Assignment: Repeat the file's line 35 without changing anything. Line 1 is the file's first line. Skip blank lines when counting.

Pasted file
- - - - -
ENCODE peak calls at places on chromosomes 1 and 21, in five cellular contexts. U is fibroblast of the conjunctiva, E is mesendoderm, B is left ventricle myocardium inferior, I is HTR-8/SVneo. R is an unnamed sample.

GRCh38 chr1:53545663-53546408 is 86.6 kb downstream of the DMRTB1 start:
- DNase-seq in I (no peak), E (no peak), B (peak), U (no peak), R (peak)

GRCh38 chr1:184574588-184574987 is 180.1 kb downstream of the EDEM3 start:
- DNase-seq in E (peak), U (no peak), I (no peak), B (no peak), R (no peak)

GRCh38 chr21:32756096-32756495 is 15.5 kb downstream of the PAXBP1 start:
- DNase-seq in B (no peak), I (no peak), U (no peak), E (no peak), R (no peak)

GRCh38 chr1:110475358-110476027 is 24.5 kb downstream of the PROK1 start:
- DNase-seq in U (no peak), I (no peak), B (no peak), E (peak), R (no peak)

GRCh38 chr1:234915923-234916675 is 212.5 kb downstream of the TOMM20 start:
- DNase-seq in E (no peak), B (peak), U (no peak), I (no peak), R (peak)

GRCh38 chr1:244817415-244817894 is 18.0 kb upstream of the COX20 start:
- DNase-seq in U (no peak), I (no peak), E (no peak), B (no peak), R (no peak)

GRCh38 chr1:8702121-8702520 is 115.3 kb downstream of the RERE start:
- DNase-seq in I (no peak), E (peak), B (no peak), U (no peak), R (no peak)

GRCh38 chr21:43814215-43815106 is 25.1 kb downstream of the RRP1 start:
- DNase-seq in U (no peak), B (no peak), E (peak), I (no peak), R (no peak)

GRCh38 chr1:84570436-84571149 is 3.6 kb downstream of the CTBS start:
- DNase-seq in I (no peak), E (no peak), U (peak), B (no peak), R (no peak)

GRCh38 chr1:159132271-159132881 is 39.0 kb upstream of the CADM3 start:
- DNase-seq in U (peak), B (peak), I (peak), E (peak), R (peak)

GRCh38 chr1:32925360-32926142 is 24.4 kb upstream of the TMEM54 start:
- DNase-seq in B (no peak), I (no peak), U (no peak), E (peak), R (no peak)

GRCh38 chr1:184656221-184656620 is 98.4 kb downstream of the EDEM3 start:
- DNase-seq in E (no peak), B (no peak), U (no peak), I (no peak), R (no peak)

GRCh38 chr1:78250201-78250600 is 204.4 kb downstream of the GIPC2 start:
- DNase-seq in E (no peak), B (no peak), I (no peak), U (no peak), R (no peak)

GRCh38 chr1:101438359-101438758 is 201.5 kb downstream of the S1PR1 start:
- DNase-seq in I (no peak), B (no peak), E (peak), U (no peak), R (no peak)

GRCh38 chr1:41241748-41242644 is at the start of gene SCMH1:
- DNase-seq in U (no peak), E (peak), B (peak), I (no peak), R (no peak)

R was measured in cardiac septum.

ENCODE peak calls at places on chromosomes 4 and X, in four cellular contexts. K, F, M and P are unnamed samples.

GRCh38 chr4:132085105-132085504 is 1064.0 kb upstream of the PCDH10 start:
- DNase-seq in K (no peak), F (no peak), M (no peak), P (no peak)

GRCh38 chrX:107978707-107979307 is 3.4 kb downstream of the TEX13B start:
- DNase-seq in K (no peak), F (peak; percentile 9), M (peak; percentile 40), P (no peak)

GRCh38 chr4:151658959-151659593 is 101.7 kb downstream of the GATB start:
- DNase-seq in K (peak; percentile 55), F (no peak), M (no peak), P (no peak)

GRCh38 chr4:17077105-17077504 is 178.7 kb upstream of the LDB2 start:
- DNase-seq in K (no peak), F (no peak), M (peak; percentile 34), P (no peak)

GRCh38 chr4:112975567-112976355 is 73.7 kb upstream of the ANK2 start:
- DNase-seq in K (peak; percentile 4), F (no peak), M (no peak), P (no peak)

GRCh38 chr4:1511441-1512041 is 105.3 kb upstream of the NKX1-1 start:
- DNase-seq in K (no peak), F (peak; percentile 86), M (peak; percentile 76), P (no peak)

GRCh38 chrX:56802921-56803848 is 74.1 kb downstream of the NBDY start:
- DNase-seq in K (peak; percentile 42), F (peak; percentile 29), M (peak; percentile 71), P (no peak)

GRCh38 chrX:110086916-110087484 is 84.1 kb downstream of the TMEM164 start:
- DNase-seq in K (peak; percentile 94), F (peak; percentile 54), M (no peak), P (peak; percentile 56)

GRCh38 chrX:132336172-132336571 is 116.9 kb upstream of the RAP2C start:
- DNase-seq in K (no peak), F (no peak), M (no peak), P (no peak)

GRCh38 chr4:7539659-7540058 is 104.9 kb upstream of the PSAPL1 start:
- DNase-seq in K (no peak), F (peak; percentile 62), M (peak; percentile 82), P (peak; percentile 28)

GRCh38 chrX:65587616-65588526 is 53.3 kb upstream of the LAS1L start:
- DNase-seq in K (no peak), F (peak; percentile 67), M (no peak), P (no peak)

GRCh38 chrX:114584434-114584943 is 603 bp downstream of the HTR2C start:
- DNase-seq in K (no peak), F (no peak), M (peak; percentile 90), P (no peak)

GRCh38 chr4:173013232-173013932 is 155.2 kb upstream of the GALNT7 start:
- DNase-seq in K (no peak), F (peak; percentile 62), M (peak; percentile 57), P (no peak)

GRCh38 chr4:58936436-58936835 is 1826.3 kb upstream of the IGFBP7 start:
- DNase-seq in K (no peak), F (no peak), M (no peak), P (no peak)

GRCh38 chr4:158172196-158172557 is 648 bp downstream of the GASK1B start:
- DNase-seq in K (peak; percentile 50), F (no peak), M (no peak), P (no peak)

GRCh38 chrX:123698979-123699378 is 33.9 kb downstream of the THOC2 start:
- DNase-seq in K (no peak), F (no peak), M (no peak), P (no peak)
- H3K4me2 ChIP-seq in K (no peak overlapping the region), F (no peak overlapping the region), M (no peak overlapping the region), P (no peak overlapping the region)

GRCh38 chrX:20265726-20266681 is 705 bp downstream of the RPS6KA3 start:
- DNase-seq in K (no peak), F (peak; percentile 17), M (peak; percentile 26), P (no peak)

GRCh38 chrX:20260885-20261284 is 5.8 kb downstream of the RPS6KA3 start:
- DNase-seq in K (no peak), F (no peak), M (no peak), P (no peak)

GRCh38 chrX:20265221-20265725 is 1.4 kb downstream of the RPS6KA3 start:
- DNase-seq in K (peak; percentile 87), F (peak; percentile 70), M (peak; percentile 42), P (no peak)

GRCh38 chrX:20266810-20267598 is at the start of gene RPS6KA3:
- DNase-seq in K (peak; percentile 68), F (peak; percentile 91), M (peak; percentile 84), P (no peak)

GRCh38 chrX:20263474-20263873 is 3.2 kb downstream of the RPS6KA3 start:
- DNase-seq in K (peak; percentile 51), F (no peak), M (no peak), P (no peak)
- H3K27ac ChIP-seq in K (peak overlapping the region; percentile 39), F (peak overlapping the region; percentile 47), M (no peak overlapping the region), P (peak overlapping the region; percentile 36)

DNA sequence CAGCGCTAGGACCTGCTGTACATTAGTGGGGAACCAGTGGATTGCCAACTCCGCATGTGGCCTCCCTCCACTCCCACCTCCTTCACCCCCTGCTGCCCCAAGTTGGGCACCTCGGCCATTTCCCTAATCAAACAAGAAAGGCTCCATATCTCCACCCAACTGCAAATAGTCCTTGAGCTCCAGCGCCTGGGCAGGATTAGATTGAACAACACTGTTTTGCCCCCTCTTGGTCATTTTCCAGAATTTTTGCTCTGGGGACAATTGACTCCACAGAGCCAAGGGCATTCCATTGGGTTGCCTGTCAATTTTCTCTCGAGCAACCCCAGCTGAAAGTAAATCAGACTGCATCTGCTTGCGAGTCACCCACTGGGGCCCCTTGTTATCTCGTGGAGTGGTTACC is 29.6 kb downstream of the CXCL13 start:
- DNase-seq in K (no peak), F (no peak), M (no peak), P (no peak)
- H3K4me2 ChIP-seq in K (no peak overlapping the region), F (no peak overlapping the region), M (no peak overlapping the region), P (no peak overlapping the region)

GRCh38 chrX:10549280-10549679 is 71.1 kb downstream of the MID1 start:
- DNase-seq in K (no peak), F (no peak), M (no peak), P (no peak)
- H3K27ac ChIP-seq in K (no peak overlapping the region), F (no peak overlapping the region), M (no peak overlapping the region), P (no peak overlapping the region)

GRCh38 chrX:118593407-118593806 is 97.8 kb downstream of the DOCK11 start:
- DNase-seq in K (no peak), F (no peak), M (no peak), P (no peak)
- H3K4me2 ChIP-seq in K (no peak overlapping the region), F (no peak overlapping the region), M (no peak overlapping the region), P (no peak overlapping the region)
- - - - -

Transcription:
- DNase-seq in K (no peak), F (no peak), M (no peak), P (no peak)